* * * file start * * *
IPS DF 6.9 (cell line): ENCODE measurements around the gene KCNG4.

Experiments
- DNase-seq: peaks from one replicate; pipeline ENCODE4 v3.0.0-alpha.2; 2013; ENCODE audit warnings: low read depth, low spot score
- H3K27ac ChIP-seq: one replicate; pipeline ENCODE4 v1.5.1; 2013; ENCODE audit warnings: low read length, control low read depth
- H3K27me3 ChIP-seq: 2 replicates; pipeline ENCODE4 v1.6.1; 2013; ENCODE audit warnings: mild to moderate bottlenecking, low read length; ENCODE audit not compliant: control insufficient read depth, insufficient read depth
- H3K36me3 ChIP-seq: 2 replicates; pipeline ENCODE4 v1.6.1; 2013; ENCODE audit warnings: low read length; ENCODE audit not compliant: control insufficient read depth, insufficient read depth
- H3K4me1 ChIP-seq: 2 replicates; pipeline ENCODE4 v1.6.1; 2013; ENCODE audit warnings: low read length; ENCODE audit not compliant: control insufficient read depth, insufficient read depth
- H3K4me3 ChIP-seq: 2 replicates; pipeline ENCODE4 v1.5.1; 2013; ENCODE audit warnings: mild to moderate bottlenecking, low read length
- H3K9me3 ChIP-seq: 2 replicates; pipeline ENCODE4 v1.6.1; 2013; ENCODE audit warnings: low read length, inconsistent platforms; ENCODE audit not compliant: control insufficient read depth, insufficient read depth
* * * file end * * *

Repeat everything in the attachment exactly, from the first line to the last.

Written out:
IPS DF 6.9 (cell line): ENCODE measurements around the gene KCNG4.

Experiments
- DNase-seq: peaks from one replicate; pipeline ENCODE4 v3.0.0-alpha.2; 2013; ENCODE audit warnings: low read depth, low spot score
- H3K27ac ChIP-seq: one replicate; pipeline ENCODE4 v1.5.1; 2013; ENCODE audit warnings: low read length, control low read depth
- H3K27me3 ChIP-seq: 2 replicates; pipeline ENCODE4 v1.6.1; 2013; ENCODE audit warnings: mild to moderate bottlenecking, low read length; ENCODE audit not compliant: control insufficient read depth, insufficient read depth
- H3K36me3 ChIP-seq: 2 replicates; pipeline ENCODE4 v1.6.1; 2013; ENCODE audit warnings: low read length; ENCODE audit not compliant: control insufficient read depth, insufficient read depth
- H3K4me1 ChIP-seq: 2 replicates; pipeline ENCODE4 v1.6.1; 2013; ENCODE audit warnings: low read length; ENCODE audit not compliant: control insufficient read depth, insufficient read depth
- H3K4me3 ChIP-seq: 2 replicates; pipeline ENCODE4 v1.5.1; 2013; ENCODE audit warnings: mild to moderate bottlenecking, low read length
- H3K9me3 ChIP-seq: 2 replicates; pipeline ENCODE4 v1.6.1; 2013; ENCODE audit warnings: low read length, inconsistent platforms; ENCODE audit not compliant: control insufficient read depth, insufficient read depth